Wisconsin Supreme Court Rules State Shouldn’t Purge Thousands of Voters Who May Have Moved From Rolls


Wisconsin’s Supreme Court, in siding with Democrats, ruled that the state should not purge voters from rolls after they were flagged as possibly having moved out of the state.

The court’s 5-2 ruling (pdf) means about 69,000 people on the list of likely movers will not have their voter registrations deactivated. Republicans had sought to purge the voter roles for years.

The Wisconsin Institute for Law and Liberty (WILL), a conservative group, argued that Wisconsin’s election commission broke the law when it didn’t remove voters from rolls after they did not respond within 30 days to a mailing effort in 2019 that indicated they were identified as someone who potentially moved out-of-state.

The lawsuit was first brought in 2019, and at that time, about 234,000 were on the list. Of those who remain, none voted in the 2016 presidential election, said the Wisconsin Elections Commission.

The court ruled that the job of removing voters from rolls is up to local election officials, not the state election commission.

“There is no credible argument that it does” apply to the commission, Justice Brian Hagedorn wrote for the majority.

Dissenting judges said that both state and local officials are responsible for clearing up voter rolls for people who have moved.

“The majority’s decision leaves the administration of Wisconsin’s election law in flux, at least with respect to ensuring the accuracy of the voter rolls,” Justice Rebecca Bradley wrote for the minority.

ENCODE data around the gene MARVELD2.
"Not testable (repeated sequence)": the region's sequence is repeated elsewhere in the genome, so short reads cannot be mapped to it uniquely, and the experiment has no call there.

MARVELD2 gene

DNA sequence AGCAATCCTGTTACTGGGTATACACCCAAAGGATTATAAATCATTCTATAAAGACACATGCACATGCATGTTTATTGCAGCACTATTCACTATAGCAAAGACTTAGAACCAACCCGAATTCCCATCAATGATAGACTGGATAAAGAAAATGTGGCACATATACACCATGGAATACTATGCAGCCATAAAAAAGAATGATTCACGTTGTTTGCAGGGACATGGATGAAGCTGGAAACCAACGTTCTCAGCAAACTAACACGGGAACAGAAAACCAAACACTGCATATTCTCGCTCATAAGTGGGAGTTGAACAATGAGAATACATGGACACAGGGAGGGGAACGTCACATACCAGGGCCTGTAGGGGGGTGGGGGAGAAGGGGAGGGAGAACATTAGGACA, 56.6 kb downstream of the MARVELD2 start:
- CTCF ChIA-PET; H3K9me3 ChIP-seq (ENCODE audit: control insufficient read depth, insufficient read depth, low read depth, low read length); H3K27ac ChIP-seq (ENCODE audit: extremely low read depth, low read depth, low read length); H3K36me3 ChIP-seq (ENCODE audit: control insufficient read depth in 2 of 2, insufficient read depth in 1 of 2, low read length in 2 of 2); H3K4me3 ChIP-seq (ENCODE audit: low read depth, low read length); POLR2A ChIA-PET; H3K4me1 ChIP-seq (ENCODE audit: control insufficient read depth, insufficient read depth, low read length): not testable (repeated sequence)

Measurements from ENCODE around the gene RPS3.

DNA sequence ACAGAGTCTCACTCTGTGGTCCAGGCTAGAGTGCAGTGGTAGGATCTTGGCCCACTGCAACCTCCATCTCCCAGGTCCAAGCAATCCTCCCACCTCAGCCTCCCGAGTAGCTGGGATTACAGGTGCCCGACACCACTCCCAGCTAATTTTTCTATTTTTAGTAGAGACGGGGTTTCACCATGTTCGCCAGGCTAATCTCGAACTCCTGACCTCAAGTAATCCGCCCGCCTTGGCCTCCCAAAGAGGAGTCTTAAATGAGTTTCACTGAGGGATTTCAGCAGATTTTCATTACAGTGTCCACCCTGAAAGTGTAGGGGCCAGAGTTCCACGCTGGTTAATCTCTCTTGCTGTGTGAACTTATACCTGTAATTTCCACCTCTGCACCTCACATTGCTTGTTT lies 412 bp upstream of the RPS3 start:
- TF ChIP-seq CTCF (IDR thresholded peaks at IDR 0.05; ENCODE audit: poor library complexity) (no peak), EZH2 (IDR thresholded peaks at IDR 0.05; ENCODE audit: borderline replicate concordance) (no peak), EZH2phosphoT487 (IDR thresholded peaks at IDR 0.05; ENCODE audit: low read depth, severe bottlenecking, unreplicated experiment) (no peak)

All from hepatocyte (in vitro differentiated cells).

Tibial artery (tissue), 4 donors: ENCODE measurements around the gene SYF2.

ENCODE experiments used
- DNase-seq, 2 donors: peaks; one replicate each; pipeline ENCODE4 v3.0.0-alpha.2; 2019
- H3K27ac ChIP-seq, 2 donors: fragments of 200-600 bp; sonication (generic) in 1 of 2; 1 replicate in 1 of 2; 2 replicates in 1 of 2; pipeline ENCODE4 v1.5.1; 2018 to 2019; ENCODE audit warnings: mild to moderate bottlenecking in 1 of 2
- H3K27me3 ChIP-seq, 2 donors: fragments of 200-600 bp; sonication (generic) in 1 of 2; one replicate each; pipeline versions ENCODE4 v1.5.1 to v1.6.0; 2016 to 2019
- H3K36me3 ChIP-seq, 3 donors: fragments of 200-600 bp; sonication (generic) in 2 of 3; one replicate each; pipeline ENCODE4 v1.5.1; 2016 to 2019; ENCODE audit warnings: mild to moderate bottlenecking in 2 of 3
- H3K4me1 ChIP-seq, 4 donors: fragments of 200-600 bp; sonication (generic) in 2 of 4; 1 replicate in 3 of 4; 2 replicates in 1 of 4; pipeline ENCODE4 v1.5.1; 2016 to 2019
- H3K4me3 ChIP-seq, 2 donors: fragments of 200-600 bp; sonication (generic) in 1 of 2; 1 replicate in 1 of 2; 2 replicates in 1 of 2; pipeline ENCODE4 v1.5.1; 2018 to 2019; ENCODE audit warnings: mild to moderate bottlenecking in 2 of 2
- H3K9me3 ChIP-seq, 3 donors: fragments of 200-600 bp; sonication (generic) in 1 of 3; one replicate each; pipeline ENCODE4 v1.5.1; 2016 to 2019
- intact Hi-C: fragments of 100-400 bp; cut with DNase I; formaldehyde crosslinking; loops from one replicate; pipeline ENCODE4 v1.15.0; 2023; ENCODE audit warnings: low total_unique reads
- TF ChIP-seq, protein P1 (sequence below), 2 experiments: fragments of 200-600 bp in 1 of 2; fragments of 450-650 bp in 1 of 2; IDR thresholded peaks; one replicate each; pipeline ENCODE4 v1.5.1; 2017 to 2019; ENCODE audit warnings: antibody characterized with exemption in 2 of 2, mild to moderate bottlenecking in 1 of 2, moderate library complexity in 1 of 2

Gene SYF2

Representatives for President Donald Trump, looks over a ballots during the presidential recount vote for Dane County in Madison, Wisc., on Nov. 20, 2020. (Andy Manis/Getty Images)

WILL head Rick Esenberg said the ruling is a “disappointing setback.”

“This is a disappointing setback for those who expect Wisconsin state agencies to follow the law … WILL remains committed to the rule of law and to a reasonable set of election rules that acknowledges that the right to vote involves” convenience, accuracy, integrity,” he said.

Milwaukee Mayor Tom Barrett, a Democrat, hailed the victory and said that the “mass removal of legitimately registered voters would have been shamefully unfair.”

“I appreciate the Supreme Court’s conclusion that the authority and responsibility to maintain voter rolls belongs to local elections officials,” Barrett added.

Marc Elias, a top Democratic Party election lawyer, also praised the state Supreme Court, calling it a “big win” on Twitter.

Separately, the state of Pennsylvania this week agreed to remove the names of deceased voters from rolls, according to a watchdog, which said it discovered 21,000 registrants on the list had died—including several thousand who had died more than a decade ago.

After the Nov. 3, 2020, election, several election-related lawsuits were filed in Wisconsin on behalf of former President Donald Trump. President Joe Biden won the state by fewer than 21,000 votes.

The Associated Press contributed to this report.

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